We’ll find out more about the findings of the study in 18 months after the trial has ended, but we think there’s one thing this trial has already proven: EV adoption is dependent on cost more than anything else.
This week Volkswagen has unveiled the Uk pricing of the much anticipated e-Golf along with opening the books for UK orders.
The e-Golf is priced at £25,845 after the £5000 UK Government plug-in grant has been taken into account. The e-Golf can be ordered from one of 24 Volkswagen EV specialist Retailers across the UK, with the first deliveries expected at the end of June. The e-Golf will sit alongside the other plug in Volkswagens, namely the e-Up! – which we’ve been driving on review this week – and the Golf GTE plug-in hybrid.
The car comes with a 26.5kWh battery pack that powers a 85kW electric motor.
That gives a 0 – 62mph time of 10.4 seconds, almost a whole second faster than the 1.6-litre turbo diesel version of the car.
Each of these stats is a little ahead of its nearest rival the Nissan LEAF which has a 24kWh battery pack, a 80kW motor and a 0 – 62 time of around 11 seconds. To put this in context a fully loaded LEAF comes in at £25,490 although this can be reduced by £5000 if a buyer opts to rent the battery.
As with other European manufacturers the car uses the Combined Charging System (CCS) to keep the battery full of electrons. At home the car can be topped up with a 10A ‘domestic socket’ cable or charged with a dedicated charging station at 16A. These take 13 and eight hours respectively. No option for an upgraded on-board charger is offered.
The DC pins on the CCS socket allow the car to be rapid charged at up to 40kW allowing a 0 – 80% charge in 35 minutes in ideal conditions.
Like the Nissan LEAF when it was first launched the e-Golf only has one option for the potential buyer. That’s whether to upgrade the onboard heating system to use a heat pump for an additional £825. The heat pump will allow drivers to conserve range in the winter as it requires far less energy to generate heat than the standard heater. Volkswagen believe a 20% increase in range in winter is possible with the heat pump.
I’ll be in Berlin next week driving this important car for the first time — and I’ve got to admit to being a little excited. I’ll be sure to let you know how it drives and plan to live-tweet from the event, so make sure you’re following @Transportevolve on Twitter!
Much, Much Further
Staying with Volkswagen, the German automaker announced this week that it has boffins bench-testing a new battery chemistry capable of providing three to four times the power of current battery packs in a similar physical size.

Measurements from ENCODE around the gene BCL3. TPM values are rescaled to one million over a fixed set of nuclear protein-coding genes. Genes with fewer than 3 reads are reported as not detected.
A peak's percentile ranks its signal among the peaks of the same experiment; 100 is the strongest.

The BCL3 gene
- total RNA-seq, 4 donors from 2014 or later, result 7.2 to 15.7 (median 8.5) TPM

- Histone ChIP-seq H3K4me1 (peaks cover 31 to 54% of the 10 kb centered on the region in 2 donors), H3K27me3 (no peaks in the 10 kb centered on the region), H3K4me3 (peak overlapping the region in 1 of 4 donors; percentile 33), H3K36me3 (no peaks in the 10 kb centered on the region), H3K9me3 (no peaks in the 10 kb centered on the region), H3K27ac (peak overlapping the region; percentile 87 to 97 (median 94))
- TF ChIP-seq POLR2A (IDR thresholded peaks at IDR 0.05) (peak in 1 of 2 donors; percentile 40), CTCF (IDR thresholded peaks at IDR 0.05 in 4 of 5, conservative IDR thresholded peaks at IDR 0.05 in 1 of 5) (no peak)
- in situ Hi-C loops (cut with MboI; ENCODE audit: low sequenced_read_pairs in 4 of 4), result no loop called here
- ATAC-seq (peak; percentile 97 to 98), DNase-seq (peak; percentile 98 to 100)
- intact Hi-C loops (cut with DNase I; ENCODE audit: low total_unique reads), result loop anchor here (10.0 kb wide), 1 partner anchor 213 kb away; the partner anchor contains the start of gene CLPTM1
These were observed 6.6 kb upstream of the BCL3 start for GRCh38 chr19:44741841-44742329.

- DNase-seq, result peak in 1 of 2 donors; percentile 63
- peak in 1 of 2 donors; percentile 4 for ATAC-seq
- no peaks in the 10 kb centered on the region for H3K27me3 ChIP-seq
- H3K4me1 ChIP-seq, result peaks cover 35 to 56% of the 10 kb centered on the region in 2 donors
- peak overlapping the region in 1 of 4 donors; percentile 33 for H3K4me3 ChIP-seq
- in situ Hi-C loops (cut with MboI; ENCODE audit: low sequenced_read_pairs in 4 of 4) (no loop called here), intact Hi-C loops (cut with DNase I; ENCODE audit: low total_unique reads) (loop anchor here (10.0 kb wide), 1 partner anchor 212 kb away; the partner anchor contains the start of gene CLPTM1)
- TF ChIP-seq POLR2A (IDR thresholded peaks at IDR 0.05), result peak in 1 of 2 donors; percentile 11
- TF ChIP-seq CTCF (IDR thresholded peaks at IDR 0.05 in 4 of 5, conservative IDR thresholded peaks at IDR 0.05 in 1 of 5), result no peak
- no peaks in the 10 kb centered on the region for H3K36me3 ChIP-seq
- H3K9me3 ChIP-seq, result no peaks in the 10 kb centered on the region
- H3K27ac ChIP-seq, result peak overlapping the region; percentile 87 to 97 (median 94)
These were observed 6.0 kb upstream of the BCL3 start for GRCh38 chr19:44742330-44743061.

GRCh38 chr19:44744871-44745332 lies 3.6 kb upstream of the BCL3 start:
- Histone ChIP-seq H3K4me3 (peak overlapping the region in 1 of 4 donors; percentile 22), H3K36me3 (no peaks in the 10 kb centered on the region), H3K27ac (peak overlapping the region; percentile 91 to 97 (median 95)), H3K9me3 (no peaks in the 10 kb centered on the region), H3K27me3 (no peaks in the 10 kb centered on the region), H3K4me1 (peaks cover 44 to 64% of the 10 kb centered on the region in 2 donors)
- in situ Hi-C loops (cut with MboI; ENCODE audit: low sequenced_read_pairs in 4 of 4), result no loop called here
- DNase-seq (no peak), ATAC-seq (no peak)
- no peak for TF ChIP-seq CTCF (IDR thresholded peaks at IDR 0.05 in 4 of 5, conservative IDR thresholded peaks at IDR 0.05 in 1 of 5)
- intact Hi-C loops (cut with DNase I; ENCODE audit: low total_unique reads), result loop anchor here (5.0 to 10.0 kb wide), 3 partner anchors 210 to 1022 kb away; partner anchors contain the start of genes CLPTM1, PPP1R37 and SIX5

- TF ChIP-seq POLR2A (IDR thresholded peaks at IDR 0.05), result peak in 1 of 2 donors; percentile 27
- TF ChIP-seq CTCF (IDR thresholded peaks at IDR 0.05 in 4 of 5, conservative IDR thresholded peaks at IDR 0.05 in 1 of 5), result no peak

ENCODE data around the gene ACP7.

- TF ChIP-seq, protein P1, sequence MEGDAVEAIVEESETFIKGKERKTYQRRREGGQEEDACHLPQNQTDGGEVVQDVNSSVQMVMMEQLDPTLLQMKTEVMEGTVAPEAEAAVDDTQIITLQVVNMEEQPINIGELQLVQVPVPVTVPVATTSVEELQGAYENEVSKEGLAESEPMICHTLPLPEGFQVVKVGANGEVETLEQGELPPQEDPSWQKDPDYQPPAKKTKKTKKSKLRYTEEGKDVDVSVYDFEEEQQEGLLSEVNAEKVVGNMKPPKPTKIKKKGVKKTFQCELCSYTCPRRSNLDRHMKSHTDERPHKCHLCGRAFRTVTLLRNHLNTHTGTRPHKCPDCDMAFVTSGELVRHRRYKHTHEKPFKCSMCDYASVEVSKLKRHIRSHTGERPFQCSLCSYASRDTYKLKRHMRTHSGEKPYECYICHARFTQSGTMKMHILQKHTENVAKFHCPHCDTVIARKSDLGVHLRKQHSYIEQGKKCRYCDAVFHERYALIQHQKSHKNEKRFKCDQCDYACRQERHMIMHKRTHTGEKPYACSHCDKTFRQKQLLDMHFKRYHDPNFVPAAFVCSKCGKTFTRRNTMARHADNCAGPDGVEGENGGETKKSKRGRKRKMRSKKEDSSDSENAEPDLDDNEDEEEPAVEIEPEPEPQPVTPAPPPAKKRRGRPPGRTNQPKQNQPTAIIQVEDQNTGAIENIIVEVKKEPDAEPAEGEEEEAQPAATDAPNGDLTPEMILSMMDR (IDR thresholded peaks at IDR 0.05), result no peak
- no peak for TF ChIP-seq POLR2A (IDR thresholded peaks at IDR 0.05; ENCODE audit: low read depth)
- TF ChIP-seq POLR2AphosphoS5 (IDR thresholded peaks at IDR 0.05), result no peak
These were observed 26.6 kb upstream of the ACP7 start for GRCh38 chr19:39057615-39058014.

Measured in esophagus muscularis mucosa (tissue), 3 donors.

Talking with The Telegraph at the Geneva Motor Show last week, it appears VW has been working hard on a new type of lithium-air battery technology that has the potential to revolutionise the EV world.
For reference, four times the power in the same physical space would mean a car like the LEAF would travel more than 280 miles per charge. A car with a battery pack the size of the one found in the Tesla Model S could theoretically be capable of more than a thousand.
Of course, Volkswagen is pretty tight-lipped about the specifics of this technology, but we’ve got to admit — it’s pretty exciting. Now if only someone would put it in a car and give us the keys…
Have you ever worried about what happens if you hit a wombat in your electric car? Or perhaps you’ve pondered the practicality of plugging in your electric chainsaw into your car’s 12-volt accessory output?
No, we haven’t either, but a duo from California — one of whom works as a Tesla salesperson — have just come up with a fun colouring book which answers these — and many more — questions about electric cars.
Called An Unpretentious Guide and Coloring Book to Electric Vehicles, the book is currently being kickstarted to raise enough funds to make it a reality. For just $15, you can even get your very own copy of the book, your kids — if you have any — will have something fun to do, and you won’t have to worry about hitting a wombat.
Do you remember being seven? We do.
Do you remember playing pretend with cardboard boxes? Same here.
How about sneaking into your parent’s garage and playing pretend with a $100,000 sports sedan?
Yet that’s exactly what happens in TESLA — “Modern Spaceship,” a new fan-made ad for Tesla Motors and its luxury high performance electric sedan.
In it, our intrepid space explorer dons his home-made spacesuit, fires his rocket, and seems content enough exploring the alien world he finds himself in. Until that is, he discovers a new spaceship docked in the garage.
We think you can probably see where this is going — but we loved this fun fan-made film from the team at EverdreamPictures. Not only does it show they’re great at film making, but it marks them off as folks with pretty good taste. We like.